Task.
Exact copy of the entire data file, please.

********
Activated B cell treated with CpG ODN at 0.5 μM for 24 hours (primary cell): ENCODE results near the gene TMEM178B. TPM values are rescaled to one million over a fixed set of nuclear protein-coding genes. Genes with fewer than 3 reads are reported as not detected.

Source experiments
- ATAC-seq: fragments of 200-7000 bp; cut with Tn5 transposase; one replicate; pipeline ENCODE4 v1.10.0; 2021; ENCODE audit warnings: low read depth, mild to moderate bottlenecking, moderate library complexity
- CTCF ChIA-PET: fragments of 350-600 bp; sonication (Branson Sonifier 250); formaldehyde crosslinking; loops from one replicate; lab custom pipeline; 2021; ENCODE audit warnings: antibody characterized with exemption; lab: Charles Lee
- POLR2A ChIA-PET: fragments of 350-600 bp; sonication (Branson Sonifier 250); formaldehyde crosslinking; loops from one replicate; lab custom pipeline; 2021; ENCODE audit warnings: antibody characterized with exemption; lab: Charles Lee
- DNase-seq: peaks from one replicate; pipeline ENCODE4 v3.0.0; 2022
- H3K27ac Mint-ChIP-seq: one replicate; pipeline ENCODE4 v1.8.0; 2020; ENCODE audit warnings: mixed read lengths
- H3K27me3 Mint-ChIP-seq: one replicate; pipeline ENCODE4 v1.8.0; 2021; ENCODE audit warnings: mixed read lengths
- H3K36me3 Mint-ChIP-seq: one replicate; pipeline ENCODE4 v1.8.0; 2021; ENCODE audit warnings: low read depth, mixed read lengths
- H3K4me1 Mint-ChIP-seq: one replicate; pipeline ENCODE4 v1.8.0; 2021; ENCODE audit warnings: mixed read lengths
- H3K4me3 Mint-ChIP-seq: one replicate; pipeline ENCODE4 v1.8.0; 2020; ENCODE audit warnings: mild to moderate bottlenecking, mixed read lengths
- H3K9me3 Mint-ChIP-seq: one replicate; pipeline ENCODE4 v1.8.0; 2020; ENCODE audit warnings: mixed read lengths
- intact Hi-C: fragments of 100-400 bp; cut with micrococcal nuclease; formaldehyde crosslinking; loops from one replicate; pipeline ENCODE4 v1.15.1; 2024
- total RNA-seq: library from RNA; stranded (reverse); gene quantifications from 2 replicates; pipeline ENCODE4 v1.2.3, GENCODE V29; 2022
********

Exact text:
Activated B cell treated with CpG ODN at 0.5 μM for 24 hours (primary cell): ENCODE results near the gene TMEM178B. TPM values are rescaled to one million over a fixed set of nuclear protein-coding genes. Genes with fewer than 3 reads are reported as not detected.

Source experiments
- ATAC-seq: fragments of 200-7000 bp; cut with Tn5 transposase; one replicate; pipeline ENCODE4 v1.10.0; 2021; ENCODE audit warnings: low read depth, mild to moderate bottlenecking, moderate library complexity
- CTCF ChIA-PET: fragments of 350-600 bp; sonication (Branson Sonifier 250); formaldehyde crosslinking; loops from one replicate; lab custom pipeline; 2021; ENCODE audit warnings: antibody characterized with exemption; lab: Charles Lee
- POLR2A ChIA-PET: fragments of 350-600 bp; sonication (Branson Sonifier 250); formaldehyde crosslinking; loops from one replicate; lab custom pipeline; 2021; ENCODE audit warnings: antibody characterized with exemption; lab: Charles Lee
- DNase-seq: peaks from one replicate; pipeline ENCODE4 v3.0.0; 2022
- H3K27ac Mint-ChIP-seq: one replicate; pipeline ENCODE4 v1.8.0; 2020; ENCODE audit warnings: mixed read lengths
- H3K27me3 Mint-ChIP-seq: one replicate; pipeline ENCODE4 v1.8.0; 2021; ENCODE audit warnings: mixed read lengths
- H3K36me3 Mint-ChIP-seq: one replicate; pipeline ENCODE4 v1.8.0; 2021; ENCODE audit warnings: low read depth, mixed read lengths
- H3K4me1 Mint-ChIP-seq: one replicate; pipeline ENCODE4 v1.8.0; 2021; ENCODE audit warnings: mixed read lengths
- H3K4me3 Mint-ChIP-seq: one replicate; pipeline ENCODE4 v1.8.0; 2020; ENCODE audit warnings: mild to moderate bottlenecking, mixed read lengths
- H3K9me3 Mint-ChIP-seq: one replicate; pipeline ENCODE4 v1.8.0; 2020; ENCODE audit warnings: mixed read lengths
- intact Hi-C: fragments of 100-400 bp; cut with micrococcal nuclease; formaldehyde crosslinking; loops from one replicate; pipeline ENCODE4 v1.15.1; 2024
- total RNA-seq: library from RNA; stranded (reverse); gene quantifications from 2 replicates; pipeline ENCODE4 v1.2.3, GENCODE V29; 2022